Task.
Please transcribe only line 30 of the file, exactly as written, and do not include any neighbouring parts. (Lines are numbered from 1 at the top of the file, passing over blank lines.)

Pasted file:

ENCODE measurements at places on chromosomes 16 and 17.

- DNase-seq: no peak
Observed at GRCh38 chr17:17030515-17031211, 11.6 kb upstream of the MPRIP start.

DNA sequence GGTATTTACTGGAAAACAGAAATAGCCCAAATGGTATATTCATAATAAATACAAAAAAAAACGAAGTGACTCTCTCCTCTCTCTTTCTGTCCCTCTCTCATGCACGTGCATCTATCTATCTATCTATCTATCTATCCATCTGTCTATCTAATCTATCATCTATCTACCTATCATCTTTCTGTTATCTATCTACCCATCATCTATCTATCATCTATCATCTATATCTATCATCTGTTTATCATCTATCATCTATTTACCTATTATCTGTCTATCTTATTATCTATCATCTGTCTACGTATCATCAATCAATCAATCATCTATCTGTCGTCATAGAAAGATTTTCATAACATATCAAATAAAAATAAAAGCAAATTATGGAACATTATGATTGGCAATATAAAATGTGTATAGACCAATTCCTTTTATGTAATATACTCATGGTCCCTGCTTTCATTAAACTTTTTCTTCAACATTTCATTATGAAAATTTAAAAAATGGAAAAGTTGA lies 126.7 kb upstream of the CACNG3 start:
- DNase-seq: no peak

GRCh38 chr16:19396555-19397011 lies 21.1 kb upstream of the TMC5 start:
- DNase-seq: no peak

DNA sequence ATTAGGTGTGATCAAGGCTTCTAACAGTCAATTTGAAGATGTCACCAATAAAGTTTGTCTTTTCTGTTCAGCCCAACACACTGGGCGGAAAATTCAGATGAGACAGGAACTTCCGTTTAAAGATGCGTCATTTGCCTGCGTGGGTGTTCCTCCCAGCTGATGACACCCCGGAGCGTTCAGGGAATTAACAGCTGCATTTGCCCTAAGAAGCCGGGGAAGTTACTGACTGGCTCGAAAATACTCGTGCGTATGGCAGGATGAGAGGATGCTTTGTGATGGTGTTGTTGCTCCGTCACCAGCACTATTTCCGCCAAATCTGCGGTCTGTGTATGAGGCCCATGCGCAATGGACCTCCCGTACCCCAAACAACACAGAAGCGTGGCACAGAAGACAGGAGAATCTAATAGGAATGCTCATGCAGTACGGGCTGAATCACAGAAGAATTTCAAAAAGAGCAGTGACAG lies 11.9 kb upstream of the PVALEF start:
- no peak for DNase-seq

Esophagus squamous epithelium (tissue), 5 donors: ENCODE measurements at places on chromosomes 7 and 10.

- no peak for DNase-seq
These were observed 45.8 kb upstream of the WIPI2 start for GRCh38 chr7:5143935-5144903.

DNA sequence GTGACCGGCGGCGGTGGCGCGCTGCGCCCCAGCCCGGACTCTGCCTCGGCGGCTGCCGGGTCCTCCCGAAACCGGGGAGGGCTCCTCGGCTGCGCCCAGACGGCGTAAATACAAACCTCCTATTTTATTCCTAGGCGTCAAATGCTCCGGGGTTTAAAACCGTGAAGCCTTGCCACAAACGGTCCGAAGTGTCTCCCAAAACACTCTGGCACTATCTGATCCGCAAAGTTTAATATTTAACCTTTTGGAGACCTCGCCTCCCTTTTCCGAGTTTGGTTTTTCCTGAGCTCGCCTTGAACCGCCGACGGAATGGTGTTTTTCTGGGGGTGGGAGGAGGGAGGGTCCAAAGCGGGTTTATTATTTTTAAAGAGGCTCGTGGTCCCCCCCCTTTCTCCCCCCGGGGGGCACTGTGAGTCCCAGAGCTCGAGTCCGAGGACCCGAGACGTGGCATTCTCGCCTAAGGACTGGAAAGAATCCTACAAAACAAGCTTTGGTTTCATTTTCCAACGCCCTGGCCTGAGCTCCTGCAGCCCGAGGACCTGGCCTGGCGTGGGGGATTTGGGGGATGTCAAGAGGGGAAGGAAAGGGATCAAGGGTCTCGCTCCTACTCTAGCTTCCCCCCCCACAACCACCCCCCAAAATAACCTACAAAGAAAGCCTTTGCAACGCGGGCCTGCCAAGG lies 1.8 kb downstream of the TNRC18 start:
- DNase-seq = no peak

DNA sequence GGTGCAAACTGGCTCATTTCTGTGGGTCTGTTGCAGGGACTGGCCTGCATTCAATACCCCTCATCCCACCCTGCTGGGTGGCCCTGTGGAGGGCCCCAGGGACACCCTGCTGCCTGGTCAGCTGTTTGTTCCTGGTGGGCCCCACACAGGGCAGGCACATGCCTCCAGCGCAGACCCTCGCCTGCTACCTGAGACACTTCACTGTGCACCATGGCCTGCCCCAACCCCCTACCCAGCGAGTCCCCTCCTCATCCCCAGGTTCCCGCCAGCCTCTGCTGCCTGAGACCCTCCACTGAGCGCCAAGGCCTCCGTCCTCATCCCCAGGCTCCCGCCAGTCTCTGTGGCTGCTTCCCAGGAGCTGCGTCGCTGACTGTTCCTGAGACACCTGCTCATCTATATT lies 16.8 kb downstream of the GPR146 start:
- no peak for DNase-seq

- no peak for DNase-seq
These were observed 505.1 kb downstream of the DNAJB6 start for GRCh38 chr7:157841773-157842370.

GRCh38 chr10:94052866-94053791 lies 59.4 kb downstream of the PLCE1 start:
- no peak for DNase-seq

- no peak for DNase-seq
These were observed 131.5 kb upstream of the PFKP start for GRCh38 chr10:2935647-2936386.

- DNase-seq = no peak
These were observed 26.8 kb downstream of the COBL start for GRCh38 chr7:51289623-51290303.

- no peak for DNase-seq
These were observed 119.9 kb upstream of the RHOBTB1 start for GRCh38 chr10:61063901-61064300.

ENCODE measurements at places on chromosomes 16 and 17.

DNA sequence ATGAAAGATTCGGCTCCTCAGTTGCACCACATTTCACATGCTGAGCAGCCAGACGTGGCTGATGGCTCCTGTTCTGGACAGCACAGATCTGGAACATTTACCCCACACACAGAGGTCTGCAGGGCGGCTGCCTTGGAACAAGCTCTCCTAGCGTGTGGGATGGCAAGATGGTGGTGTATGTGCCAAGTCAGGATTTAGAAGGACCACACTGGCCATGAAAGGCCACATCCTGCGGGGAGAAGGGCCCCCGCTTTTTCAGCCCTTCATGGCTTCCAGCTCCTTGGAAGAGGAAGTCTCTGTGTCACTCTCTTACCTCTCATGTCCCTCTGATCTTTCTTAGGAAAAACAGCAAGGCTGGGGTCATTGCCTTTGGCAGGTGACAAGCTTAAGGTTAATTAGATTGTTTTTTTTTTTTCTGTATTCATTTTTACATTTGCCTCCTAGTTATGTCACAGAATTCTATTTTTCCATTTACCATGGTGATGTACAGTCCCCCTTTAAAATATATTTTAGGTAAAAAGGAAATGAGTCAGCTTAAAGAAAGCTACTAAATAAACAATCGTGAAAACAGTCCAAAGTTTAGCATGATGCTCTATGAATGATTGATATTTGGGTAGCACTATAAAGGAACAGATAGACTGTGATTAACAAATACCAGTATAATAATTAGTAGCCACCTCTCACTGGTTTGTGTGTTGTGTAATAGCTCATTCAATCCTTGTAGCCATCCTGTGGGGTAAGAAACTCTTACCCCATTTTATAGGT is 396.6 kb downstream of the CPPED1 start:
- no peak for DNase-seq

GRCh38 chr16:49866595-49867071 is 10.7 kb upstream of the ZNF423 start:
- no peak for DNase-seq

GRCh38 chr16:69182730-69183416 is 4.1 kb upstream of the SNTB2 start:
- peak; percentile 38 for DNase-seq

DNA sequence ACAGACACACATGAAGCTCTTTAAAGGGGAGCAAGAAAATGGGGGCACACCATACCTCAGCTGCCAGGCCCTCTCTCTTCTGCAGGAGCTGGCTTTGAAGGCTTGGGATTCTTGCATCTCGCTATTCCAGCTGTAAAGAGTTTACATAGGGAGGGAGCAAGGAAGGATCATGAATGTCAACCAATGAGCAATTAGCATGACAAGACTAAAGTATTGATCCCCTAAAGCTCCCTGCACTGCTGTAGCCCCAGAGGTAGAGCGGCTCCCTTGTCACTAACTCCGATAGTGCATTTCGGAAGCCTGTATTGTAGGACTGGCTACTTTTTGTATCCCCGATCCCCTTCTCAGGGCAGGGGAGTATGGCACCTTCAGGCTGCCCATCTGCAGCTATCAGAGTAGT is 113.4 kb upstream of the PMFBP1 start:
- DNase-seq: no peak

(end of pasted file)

GRCh38 chr16:49866595-49867071 is 10.7 kb upstream of the ZNF423 start: